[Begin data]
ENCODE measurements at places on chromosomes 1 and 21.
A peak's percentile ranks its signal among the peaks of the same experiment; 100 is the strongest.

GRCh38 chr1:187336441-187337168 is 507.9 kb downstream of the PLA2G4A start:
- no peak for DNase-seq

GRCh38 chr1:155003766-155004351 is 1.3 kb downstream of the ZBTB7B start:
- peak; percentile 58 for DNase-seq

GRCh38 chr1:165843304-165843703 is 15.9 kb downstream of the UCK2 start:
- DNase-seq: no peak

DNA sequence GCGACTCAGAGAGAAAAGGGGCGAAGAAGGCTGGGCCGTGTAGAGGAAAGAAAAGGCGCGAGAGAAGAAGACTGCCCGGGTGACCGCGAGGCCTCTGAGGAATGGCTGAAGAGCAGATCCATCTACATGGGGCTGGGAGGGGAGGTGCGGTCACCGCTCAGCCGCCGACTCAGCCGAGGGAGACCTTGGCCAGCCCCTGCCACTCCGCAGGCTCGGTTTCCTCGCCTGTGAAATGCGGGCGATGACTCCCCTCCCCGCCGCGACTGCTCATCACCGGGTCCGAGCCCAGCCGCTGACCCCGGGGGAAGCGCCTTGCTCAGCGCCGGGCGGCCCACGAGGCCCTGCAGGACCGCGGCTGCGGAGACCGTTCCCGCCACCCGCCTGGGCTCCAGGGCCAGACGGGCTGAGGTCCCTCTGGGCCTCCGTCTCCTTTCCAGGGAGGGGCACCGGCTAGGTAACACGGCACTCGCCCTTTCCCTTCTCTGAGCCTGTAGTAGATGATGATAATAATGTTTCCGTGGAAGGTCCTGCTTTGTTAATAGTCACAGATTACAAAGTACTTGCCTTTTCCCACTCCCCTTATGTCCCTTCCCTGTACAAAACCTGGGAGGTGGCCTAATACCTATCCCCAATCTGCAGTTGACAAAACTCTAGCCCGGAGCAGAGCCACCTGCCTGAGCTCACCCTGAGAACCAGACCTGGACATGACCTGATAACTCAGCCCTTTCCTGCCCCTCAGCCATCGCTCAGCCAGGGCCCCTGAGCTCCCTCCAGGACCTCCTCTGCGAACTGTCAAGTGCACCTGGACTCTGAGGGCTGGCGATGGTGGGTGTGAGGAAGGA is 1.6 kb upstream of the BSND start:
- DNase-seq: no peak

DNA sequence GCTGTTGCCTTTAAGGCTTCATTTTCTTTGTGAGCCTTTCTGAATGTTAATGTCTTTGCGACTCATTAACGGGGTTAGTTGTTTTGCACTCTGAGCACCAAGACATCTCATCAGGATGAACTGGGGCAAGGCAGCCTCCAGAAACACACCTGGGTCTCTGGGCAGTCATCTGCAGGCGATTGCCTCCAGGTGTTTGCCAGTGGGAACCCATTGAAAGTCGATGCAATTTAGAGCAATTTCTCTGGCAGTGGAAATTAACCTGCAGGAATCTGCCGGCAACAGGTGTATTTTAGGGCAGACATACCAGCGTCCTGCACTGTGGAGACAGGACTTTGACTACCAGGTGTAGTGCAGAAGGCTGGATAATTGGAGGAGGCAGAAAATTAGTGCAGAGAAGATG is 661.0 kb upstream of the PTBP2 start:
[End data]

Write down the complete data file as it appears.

ENCODE measurements at places on chromosomes 1 and 21.
A peak's percentile ranks its signal among the peaks of the same experiment; 100 is the strongest.

GRCh38 chr1:187336441-187337168 is 507.9 kb downstream of the PLA2G4A start:
- no peak for DNase-seq

GRCh38 chr1:155003766-155004351 is 1.3 kb downstream of the ZBTB7B start:
- peak; percentile 58 for DNase-seq

GRCh38 chr1:165843304-165843703 is 15.9 kb downstream of the UCK2 start:
- DNase-seq: no peak

DNA sequence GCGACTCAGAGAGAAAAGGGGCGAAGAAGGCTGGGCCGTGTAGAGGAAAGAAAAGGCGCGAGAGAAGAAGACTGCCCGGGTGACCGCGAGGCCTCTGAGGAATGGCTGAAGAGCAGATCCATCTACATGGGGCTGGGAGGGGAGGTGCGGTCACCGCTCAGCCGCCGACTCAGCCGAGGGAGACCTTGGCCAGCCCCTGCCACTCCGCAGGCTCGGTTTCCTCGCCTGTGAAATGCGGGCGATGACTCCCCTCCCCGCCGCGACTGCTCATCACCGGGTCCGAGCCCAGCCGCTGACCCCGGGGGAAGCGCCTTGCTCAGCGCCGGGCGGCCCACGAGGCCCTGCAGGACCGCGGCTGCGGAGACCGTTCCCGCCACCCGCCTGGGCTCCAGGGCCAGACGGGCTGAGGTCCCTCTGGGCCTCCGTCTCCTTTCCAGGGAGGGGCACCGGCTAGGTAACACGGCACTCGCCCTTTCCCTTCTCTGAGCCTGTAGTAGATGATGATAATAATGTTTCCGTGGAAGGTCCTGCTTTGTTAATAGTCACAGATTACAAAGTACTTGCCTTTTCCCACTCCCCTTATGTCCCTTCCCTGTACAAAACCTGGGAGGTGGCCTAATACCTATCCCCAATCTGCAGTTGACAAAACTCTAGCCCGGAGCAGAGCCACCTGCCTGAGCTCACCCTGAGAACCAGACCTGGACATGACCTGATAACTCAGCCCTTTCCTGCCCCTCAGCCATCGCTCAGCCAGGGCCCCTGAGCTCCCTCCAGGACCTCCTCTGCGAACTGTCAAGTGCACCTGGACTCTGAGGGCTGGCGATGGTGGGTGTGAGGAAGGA is 1.6 kb upstream of the BSND start:
- DNase-seq: no peak

DNA sequence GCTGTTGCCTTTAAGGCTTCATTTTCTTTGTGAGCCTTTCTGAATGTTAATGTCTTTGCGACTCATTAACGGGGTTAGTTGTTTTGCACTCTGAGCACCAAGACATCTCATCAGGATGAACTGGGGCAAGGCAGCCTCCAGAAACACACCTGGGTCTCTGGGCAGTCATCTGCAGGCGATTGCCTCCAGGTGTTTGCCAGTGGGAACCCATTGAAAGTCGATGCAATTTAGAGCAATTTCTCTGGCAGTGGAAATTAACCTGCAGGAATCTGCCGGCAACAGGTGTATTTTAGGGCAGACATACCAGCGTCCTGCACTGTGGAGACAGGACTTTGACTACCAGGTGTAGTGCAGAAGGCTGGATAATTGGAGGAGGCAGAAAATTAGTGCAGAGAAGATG is 661.0 kb upstream of the PTBP2 start: